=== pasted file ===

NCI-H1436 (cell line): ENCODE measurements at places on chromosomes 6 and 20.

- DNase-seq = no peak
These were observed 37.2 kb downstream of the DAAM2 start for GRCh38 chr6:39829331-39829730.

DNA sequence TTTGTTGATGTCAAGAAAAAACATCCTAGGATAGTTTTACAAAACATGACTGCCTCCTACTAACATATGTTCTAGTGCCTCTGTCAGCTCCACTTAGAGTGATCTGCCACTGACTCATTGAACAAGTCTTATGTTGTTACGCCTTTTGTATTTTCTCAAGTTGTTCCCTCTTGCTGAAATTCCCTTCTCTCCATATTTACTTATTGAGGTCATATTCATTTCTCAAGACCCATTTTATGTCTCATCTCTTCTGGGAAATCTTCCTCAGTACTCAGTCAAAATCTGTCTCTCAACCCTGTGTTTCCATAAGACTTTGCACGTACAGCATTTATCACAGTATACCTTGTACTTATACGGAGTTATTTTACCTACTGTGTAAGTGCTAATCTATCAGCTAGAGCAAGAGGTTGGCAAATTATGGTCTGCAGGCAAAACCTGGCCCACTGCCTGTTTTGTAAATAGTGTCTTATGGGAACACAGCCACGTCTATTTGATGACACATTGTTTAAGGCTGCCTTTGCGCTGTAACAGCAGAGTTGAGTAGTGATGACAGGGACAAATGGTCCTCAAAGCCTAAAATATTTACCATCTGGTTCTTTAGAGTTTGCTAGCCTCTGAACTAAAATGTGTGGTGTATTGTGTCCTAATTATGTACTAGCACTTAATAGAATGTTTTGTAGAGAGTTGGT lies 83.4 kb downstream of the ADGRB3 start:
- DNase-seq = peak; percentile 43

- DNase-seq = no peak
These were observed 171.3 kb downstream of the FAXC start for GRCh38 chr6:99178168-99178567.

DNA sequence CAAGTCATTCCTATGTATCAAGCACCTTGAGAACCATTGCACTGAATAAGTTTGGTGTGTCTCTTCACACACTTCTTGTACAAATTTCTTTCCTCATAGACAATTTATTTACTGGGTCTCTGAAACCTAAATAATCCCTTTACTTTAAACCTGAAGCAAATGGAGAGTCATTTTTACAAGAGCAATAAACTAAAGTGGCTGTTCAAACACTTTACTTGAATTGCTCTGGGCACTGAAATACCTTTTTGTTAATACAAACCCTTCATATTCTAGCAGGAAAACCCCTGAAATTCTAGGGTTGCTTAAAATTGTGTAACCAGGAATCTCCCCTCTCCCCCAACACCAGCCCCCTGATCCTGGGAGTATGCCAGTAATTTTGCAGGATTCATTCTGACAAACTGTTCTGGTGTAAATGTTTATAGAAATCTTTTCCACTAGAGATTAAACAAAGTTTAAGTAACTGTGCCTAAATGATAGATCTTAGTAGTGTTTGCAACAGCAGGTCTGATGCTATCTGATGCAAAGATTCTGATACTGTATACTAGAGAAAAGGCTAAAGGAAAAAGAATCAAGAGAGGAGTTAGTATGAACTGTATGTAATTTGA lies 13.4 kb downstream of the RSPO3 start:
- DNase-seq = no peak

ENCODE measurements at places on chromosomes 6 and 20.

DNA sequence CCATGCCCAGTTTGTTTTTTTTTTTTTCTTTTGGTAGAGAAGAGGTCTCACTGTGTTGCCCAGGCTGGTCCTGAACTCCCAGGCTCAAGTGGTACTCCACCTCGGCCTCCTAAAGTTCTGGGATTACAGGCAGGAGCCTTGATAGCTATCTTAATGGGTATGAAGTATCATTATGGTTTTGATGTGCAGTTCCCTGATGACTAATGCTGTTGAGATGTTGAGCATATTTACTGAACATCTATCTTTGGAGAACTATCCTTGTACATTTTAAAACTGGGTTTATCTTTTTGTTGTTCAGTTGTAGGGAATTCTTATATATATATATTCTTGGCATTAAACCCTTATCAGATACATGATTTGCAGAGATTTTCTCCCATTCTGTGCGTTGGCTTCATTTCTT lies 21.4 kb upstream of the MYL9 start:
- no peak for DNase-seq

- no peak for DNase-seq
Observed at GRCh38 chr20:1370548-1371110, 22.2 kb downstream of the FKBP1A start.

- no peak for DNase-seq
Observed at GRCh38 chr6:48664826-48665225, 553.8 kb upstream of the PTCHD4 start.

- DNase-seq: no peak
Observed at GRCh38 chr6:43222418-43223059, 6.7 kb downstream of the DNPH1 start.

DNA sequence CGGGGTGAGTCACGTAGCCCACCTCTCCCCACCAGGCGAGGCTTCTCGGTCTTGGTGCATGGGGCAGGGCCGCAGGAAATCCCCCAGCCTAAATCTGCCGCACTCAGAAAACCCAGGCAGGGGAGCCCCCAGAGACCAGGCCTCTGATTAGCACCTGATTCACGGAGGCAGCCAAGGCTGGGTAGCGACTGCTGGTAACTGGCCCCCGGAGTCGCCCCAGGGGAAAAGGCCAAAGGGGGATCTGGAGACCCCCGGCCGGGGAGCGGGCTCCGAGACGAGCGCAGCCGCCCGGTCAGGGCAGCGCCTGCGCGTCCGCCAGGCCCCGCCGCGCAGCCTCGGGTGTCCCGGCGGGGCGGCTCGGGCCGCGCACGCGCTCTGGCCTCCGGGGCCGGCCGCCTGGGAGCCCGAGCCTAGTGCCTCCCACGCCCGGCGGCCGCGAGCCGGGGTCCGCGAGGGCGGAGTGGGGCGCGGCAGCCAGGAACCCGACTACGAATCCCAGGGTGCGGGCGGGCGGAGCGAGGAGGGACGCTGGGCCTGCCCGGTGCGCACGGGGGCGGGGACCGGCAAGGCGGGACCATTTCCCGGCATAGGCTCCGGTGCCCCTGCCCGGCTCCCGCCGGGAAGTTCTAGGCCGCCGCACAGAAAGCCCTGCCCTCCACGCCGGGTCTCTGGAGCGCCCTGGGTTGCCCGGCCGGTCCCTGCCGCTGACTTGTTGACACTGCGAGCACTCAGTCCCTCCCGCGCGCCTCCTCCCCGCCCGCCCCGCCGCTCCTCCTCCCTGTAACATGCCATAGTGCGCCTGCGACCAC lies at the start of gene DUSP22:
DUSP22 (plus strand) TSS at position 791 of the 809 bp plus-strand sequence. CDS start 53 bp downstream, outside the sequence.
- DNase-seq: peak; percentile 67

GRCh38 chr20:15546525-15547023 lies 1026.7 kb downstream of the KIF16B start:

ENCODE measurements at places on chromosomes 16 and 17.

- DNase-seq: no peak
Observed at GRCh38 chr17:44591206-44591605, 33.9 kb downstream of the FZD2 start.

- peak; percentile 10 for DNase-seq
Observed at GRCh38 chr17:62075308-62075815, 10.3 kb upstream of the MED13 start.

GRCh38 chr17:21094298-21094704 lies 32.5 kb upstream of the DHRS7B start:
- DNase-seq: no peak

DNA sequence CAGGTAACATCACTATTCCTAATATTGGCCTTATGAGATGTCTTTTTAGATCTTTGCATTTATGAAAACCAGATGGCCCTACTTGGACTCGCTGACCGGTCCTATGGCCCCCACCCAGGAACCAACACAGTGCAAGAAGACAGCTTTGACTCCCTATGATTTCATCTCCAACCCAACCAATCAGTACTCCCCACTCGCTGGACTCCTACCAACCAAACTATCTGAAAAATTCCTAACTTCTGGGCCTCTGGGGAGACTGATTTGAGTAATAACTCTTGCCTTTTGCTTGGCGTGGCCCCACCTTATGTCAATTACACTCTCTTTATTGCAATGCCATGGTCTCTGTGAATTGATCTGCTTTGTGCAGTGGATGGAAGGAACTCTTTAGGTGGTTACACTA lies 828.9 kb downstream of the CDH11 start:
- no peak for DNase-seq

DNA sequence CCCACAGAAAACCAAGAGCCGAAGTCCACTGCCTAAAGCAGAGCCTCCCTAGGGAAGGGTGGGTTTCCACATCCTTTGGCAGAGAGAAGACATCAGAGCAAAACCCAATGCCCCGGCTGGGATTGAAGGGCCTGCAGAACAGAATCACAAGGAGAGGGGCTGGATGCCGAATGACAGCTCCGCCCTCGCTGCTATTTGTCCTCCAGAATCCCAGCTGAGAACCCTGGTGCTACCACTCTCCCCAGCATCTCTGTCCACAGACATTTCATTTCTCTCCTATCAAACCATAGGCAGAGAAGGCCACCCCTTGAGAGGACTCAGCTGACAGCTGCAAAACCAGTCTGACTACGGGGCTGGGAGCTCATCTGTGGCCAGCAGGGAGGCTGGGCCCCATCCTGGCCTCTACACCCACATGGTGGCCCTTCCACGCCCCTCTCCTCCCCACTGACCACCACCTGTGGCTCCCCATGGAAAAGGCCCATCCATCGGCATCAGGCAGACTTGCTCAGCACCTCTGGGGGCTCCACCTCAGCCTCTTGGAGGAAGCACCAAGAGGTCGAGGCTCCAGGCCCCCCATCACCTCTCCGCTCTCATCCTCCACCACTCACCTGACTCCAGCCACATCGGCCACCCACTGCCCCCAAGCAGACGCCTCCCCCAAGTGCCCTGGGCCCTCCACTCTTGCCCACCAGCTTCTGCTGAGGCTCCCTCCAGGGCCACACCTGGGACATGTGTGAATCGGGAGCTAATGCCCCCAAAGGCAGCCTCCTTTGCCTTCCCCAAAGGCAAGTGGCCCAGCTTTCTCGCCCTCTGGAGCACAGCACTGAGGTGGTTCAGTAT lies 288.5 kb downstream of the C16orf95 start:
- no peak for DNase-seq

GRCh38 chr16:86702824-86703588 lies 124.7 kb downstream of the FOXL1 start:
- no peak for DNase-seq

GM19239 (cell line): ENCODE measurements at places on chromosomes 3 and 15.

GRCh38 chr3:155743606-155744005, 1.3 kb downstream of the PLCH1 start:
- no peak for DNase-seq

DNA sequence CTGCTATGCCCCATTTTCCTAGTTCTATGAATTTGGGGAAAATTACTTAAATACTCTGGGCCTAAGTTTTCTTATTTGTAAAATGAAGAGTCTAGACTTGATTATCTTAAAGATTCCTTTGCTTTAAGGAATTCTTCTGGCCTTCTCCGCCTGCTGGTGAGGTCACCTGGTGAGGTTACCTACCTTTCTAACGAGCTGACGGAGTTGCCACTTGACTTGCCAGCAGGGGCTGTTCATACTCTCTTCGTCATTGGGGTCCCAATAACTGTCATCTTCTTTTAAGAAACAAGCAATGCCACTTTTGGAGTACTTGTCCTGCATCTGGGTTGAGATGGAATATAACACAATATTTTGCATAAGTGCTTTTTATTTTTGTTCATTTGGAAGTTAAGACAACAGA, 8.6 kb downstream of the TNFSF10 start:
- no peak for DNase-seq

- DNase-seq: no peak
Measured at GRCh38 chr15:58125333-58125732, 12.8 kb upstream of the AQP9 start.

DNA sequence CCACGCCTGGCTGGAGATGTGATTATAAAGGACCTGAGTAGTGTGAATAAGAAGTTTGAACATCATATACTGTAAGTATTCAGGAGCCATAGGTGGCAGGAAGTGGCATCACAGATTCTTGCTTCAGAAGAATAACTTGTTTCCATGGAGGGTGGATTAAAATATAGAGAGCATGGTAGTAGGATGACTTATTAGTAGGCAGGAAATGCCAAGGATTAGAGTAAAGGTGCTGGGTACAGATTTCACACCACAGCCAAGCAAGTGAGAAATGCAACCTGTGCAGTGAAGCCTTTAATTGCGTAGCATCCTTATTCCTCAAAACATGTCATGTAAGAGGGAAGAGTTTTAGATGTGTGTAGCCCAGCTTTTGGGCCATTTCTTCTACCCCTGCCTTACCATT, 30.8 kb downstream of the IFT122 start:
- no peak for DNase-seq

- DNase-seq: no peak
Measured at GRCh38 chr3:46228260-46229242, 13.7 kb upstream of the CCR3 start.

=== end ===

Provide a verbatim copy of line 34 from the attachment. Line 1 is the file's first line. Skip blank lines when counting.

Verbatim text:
GRCh38 chr16:86702824-86703588 lies 124.7 kb downstream of the FOXL1 start: